The report analyzes the ways in which trade shocks – abrupt rises or drops in trade – affect consumption and local labor markets.
Without compensatory public policies, trade liberalization can perpetuate historic disparities.
New data and new techniques allow policymakers to design complementary policies to address subnational distributional impacts before a trade shock.
The World Bank has published a report that explores the role of trade in lowering poverty, and provides recommendations on how to enable global trade to deliver benefits for the poor. In light of rising protectionism, it highlights the importance of promoting an effective multilateral trading system (MTS) to strengthen a global trade agenda that delivers benefits to the poor.
Titled, ‘The Distributional Impacts of Trade: Empirical Innovations, Analytical Tools, and Policy Responses,’ the report notes that “the rise of international trade has transformed the global economy,” overlapping with a “dramatic” reduction in global poverty. For example, in the 1990-2017 period, global poverty fell from 36% to 9%, and developing countries’ share in global exports grew from 16% to 30%. However, the report warns that “labor market and consumption gains tend to concentrate in some regions and worker categories,” with impacts varying across countries and over time.
According to the publication, many developing countries, particularly in East Asia, have built the infrastructure to support trade, reformed their economic policies to promote it, and directed their youth towards jobs in industries that depend on trade, which brought new jobs and helped those countries integrate into global and regional value chains, and reduce poverty.
Yet some countries have struggled to mitigate the losses and make the gains from trade inclusive. While most countries have reduced tariffs, nontariff barriers and poor infrastructure, among other impediments, continue to raise trade costs and make it difficult to spread the benefits of trade across the developing world.
The report analyzes the ways in which trade shocks – abrupt rises or drops in trade – affect consumption and local labor markets. It concludes that due to the country-specific nature of the mechanism at play, it is difficult for trade policymakers in developing countries to “predict how changes in trade policy might affect local labor markets and consumer prices.”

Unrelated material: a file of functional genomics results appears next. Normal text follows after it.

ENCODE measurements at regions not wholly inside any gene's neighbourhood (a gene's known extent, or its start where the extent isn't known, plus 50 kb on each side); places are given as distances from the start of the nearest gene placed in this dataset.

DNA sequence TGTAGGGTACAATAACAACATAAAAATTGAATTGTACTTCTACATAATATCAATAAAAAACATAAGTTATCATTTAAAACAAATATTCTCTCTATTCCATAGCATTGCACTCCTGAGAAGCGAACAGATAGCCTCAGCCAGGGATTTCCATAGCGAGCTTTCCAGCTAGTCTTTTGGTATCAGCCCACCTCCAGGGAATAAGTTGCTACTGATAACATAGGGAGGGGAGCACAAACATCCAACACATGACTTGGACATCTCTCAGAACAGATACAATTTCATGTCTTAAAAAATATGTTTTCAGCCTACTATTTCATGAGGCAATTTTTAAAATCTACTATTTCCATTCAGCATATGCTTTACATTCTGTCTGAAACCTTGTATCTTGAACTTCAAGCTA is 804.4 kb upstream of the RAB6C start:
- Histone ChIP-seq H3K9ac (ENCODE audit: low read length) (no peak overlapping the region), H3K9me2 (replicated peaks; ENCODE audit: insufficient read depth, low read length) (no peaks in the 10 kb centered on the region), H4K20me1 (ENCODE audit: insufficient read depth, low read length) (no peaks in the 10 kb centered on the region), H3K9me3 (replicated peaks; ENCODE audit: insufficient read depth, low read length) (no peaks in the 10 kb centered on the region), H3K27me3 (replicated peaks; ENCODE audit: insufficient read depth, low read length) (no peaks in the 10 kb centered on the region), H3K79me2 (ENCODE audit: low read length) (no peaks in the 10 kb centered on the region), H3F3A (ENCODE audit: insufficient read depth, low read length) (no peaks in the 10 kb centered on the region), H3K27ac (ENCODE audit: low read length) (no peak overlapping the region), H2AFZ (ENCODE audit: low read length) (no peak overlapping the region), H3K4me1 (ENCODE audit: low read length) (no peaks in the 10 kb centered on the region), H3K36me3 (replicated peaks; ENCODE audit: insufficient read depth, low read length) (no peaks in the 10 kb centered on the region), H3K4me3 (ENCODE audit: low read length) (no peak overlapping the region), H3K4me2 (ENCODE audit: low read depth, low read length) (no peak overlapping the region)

To help global trade deliver for the poor, the report:
- Provides new data, tools, and country analyses to advance policymakers’ understanding of how trade shocks affect consumers and workers, especially in developing countries;
- Generates new findings through case studies from Bangladesh, Brazil, Mexico, South Africa, and Sri Lanka on how trade has affected poor consumers and workers, accounting for the type and duration of the trade shock, labor market characteristics, transmission channels, location, and policy environment; and
- Offers a comprehensive set of complementary policies and economy-wide approaches to enable trade to help reduce poverty and inequality by minimizing distortions and strengthening the functioning of markets, lowering trade costs, and speeding up labor market adjustment.
Key findings include:
- Labor mobility and linkages between tradeable and non-tradeable sectors are critical to spreading the gains from trade;
- Without compensatory public policies, trade liberalization can perpetuate historic disparities;
- Trade shocks can lead to higher rates of informal employment in the short term, but export gains generate incentives for these workers to reenter formal employment; and
- New data and new techniques allow policymakers to design complementary policies to address subnational distributional impacts before a trade shock.
The publication is part of the World Bank’s Trade and Development Series, which aims to provide information about the new trade agenda by addressing topics ranging from regional trade agreements and customs reform to agriculture, intellectual property rights (IPRs), services, and other key issues. [Publication: The Distributional Impacts of Trade: Empirical Innovations, Analytical Tools, and Policy Responses] [Publication Landing Page]